JL: For batteries, the electrochemical properties of lithium give it a great power to weight ratio and a reasonable number of recharge cycles at an affordable cost. For other applications, lithium provides a wide range of benefits depending on the market – a powerful flux in glass, the enabler of grease to be used under a wide range of operating conditions, the catalyst for polymer and pharma reactions.
PE: Have there been any changes in lithium prices over the last six to 12 months?
JL: There is already a significant tightness in the upstream market (both carbonate and hydroxide) that will build over the next 24 months and result in a significant price rise. Prices have jumped substantially in the past year. Besides the delayed expansion at Rockwood and the slow start-up at Orocobre, another key factor is the limited output by SQM who seems to have production issues. They are not exporting in chemical form anywhere near the capacity they claim. They have been shorting customers in Asia on and off since 2014. The lithium chloride brine they ship to China as a raw material should not be counted in their LCE production when comparing their production vs. their stated capacity. Over the past 6 months it has become clear that supply is short which has caused the price to move up rather steeply unless annual contracts were involved. Suppliers are likely to go back to quarterly pricing reviews.
PE: Has the use of lithium in batteries and large-scale energy storage made it the go-to metal?
JL: The term energy storage has many facets. Lithium will remain dominant in consumer electronics and transportation for the foreseeable future. Grid storage is still playing out – lithium certainly has a place but there are more competing technologies in that area. I see no short or medium term risk to lithium. Battery/Energy technologies take a long time to develop and be adopted.
PE: How important is grade? In sectors such as graphite, grade is widely considered of paramount importance.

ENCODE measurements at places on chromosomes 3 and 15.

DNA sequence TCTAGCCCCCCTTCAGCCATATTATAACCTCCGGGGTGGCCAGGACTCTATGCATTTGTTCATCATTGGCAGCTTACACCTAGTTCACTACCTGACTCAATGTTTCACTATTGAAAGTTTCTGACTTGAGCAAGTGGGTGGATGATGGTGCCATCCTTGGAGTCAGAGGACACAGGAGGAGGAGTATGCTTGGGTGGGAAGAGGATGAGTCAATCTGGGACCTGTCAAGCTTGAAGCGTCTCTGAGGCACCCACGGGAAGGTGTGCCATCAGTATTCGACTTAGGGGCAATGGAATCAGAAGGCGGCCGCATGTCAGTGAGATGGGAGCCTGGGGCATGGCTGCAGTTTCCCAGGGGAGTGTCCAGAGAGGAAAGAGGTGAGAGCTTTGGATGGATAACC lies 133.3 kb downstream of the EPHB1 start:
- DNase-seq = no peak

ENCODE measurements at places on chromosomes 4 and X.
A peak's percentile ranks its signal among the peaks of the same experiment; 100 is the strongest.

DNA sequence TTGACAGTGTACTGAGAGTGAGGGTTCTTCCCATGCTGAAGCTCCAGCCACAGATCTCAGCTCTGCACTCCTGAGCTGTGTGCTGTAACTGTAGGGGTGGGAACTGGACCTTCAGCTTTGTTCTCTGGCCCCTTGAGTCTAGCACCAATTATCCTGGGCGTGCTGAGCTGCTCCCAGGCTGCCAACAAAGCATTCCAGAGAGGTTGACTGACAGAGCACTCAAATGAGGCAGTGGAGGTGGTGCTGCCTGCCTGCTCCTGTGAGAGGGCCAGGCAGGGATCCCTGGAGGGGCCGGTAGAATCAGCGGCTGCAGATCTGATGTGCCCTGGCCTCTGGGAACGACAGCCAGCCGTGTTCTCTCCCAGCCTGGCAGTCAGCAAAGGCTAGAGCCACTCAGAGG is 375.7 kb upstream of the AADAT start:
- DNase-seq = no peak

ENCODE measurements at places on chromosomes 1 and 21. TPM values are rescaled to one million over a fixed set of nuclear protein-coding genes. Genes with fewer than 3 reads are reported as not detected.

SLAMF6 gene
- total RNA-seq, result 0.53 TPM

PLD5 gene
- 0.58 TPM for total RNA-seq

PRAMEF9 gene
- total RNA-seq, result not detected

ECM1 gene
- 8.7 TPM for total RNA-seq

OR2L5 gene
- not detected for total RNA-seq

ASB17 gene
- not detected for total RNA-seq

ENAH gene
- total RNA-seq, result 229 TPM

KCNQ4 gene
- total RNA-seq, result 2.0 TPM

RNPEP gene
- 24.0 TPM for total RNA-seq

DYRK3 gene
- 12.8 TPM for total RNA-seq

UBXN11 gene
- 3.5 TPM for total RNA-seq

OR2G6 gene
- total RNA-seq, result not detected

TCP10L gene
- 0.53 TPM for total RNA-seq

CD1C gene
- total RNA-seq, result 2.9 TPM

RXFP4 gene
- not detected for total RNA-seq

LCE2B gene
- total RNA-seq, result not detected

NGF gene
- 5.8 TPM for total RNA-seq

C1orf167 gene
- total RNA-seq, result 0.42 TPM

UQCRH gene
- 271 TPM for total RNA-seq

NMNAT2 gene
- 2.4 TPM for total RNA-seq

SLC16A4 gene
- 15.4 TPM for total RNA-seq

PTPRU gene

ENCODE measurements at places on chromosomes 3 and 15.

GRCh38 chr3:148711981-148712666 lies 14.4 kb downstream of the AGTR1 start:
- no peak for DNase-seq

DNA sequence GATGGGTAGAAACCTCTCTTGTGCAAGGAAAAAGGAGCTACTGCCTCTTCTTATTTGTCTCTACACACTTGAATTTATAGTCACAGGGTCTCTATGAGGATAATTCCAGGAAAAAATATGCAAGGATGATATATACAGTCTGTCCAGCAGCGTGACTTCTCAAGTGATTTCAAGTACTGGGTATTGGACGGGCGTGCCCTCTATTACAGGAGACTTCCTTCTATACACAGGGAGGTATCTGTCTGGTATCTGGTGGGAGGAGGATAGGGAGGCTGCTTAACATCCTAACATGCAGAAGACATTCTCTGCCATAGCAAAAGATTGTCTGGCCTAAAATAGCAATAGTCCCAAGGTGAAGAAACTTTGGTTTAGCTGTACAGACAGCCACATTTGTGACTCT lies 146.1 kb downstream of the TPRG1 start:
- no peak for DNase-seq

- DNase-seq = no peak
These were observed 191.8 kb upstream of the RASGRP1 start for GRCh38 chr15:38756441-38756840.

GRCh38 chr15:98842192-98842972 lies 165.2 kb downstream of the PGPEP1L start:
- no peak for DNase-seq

JL: Grade is important in certain areas but the term, “battery grade” is a marketing term over used by junior minors and analysts that don’t really understand the industry – the batteries currently going into Tesla’s cars are not made with, “battery grade” material as originally defined by their largest lithium supplier. There are certain specifications the lithium raw material must have but “battery grade” as a generic term creates more confusion than anything else. The “premium” many analysts discuss for “battery grade” lithium carbonate is largely a myth.
PE: What are the differences between hard-rock mining of lithium and lithium brines? Does each approach end up with roughly the same ending product?
JL: Hard rock mining is generally more energy intensive and thus higher cost. On the other hand the capital cost for hard rock projects is generally lower, production cycle times are faster so there are trade-offs. Both lithium sources can ultimately provide world class product although there are certain differences in impurities.
PE: I recognize this is a complicated question, but what can you say about China’s role in the lithium market?
JL: China is the largest lithium market and has the largest capacity for lithium chemical manufacture. While the “big 3″ waffled; China added capacity despite having the highest cost structure. Chinese companies have lower ROI criteria and, generally speaking, more appetite for risk which has more than compensated for their higher cost structure.
PE: Thank you again for your time and expert commentary on the lithium industry.